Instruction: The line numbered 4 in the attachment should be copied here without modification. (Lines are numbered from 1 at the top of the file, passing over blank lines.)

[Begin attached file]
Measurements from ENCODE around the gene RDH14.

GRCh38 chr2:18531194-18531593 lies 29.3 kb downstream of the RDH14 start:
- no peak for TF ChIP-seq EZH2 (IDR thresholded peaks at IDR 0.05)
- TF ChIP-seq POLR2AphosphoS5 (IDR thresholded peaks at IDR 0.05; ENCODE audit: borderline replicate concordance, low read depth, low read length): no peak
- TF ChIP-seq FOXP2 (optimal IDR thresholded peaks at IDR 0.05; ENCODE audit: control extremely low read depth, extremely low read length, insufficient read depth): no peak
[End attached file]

- TF ChIP-seq POLR2AphosphoS5 (IDR thresholded peaks at IDR 0.05; ENCODE audit: borderline replicate concordance, low read depth, low read length): no peak